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Lord Davies of Oldham: My Lords, I am grateful for the response from the noble Lords, Lord Roper and Lord Cope of Berkeley. I indicate to the noble Lord, Lord Roper, that we expect the reduction in the number of referral orders to be about 10 per cent. As regards the point emphasised by the noble Lord, Lord Cope, we expect guidance to be given to magistrates, recognising the flexibility but in no way, shape or form changing the nature of referral orders and their general use for under 18s who have committed a first offence and pleaded guilty.
While recognising that emphasis, I want to reassure the noble Lord, Lord Cope, that it can be a most salutary lesson for the perpetrator of the crime to come face to face with his victims. However, it would be wrong for any pressure to be put upon victims to play their part. If they are willing to do so, we have no doubt that it will contribute significantly to the young person's awareness of the consequences of his crime. It would be wrong for pressure to be put upon victims and they contribute only if they want to do so. As we gain experience, people may begin to realise the valuable role which victims can play in restorative justice.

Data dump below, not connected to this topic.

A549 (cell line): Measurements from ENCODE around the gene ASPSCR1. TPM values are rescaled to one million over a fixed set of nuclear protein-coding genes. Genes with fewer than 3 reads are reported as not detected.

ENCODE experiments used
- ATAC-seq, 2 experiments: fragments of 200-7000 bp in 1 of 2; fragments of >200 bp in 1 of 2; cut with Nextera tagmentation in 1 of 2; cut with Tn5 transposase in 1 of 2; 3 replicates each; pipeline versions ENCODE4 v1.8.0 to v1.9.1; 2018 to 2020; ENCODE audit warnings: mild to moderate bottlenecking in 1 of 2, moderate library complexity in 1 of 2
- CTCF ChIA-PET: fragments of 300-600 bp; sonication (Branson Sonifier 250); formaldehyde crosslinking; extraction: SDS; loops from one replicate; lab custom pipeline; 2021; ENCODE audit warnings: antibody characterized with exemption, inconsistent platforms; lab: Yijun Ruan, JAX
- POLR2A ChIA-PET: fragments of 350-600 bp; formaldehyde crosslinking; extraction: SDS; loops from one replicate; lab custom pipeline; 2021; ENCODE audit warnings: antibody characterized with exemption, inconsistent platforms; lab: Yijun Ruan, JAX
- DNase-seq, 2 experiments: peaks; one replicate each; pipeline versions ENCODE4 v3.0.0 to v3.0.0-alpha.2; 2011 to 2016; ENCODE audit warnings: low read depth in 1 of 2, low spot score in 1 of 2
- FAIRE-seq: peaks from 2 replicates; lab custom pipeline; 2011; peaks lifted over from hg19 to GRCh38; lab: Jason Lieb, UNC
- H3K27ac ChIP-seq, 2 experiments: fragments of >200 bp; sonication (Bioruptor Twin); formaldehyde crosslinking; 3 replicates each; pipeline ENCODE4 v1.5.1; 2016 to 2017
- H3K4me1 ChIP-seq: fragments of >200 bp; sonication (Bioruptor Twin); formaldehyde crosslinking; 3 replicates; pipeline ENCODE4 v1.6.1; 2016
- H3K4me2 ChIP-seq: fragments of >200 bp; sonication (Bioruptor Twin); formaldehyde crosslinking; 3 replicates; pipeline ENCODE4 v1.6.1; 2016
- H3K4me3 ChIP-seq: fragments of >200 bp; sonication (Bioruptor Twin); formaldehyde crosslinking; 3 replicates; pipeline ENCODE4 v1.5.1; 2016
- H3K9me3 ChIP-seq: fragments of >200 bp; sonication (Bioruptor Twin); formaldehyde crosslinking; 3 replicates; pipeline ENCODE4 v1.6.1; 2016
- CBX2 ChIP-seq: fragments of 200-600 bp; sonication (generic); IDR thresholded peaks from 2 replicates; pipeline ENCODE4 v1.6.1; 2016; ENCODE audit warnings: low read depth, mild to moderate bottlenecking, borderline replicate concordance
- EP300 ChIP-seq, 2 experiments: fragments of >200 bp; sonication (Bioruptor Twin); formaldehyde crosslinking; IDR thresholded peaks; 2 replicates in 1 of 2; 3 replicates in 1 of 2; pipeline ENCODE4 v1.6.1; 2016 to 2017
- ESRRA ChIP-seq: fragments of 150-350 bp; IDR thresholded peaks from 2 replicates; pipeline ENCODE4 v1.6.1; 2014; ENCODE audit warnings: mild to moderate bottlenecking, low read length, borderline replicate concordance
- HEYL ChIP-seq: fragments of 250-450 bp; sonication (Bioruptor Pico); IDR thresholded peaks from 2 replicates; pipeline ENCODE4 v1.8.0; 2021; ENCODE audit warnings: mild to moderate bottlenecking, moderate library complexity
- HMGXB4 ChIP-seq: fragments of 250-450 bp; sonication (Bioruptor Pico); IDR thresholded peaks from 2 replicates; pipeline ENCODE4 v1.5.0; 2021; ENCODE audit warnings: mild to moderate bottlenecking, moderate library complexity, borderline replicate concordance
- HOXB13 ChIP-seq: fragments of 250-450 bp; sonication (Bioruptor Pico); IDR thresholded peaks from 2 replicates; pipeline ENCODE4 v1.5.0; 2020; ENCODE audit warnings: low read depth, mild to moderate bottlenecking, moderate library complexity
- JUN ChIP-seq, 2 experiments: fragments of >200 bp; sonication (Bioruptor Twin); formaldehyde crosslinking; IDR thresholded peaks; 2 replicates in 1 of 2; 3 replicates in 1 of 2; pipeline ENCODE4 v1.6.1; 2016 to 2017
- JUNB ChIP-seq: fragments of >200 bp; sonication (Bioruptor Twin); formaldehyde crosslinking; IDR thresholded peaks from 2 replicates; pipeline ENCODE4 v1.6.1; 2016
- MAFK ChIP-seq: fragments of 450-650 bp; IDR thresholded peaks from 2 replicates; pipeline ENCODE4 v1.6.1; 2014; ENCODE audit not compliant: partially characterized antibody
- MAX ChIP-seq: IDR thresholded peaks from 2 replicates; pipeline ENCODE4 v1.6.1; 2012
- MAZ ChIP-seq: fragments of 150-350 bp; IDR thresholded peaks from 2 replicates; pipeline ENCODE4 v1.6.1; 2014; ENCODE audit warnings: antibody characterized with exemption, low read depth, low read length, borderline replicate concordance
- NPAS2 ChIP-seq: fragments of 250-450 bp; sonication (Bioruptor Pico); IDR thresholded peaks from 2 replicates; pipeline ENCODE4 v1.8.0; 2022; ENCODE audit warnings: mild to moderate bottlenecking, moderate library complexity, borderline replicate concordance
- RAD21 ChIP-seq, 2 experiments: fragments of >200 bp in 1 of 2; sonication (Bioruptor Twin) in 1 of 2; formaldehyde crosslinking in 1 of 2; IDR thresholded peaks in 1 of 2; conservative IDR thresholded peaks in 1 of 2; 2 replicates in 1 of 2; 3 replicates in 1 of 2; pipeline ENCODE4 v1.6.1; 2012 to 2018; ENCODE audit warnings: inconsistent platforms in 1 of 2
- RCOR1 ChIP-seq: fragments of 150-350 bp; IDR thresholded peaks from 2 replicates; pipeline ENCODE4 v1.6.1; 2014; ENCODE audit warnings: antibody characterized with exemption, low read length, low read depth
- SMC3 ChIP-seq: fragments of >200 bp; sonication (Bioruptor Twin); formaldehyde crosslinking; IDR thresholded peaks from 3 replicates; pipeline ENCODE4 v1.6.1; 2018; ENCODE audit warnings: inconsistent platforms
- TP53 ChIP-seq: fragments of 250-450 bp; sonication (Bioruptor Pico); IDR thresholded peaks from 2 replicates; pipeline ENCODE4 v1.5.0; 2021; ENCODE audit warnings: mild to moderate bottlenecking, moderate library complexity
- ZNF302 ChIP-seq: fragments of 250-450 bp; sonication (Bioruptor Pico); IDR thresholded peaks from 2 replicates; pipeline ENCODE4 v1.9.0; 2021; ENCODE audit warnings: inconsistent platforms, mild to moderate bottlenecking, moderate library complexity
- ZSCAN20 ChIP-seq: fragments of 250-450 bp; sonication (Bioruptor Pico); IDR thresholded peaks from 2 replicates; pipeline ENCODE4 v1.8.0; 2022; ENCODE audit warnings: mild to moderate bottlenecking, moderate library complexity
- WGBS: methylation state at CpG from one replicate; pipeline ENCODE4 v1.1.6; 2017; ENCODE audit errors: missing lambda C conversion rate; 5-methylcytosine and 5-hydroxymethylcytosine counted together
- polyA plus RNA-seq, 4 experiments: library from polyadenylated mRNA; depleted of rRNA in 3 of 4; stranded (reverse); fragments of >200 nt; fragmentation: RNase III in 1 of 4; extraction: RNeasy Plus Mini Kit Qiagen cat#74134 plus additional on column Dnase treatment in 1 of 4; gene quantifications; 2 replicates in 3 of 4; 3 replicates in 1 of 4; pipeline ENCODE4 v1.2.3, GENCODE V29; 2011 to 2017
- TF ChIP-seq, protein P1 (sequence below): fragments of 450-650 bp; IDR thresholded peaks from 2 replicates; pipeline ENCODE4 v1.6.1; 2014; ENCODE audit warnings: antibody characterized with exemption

I emphasise that there is no question of the regulations being a soft option. The noble Lord, Lord Cope, is right in saying that they should not be. They are designed to provide an improved opportunity for those who have committed crime to realise the consequences of their actions. However, we hope that they will result in a reduction of the recommittal of offences, for which we all strive, particularly for first-time offenders. That is why the regulations apply directly to them. I commend them to the House.
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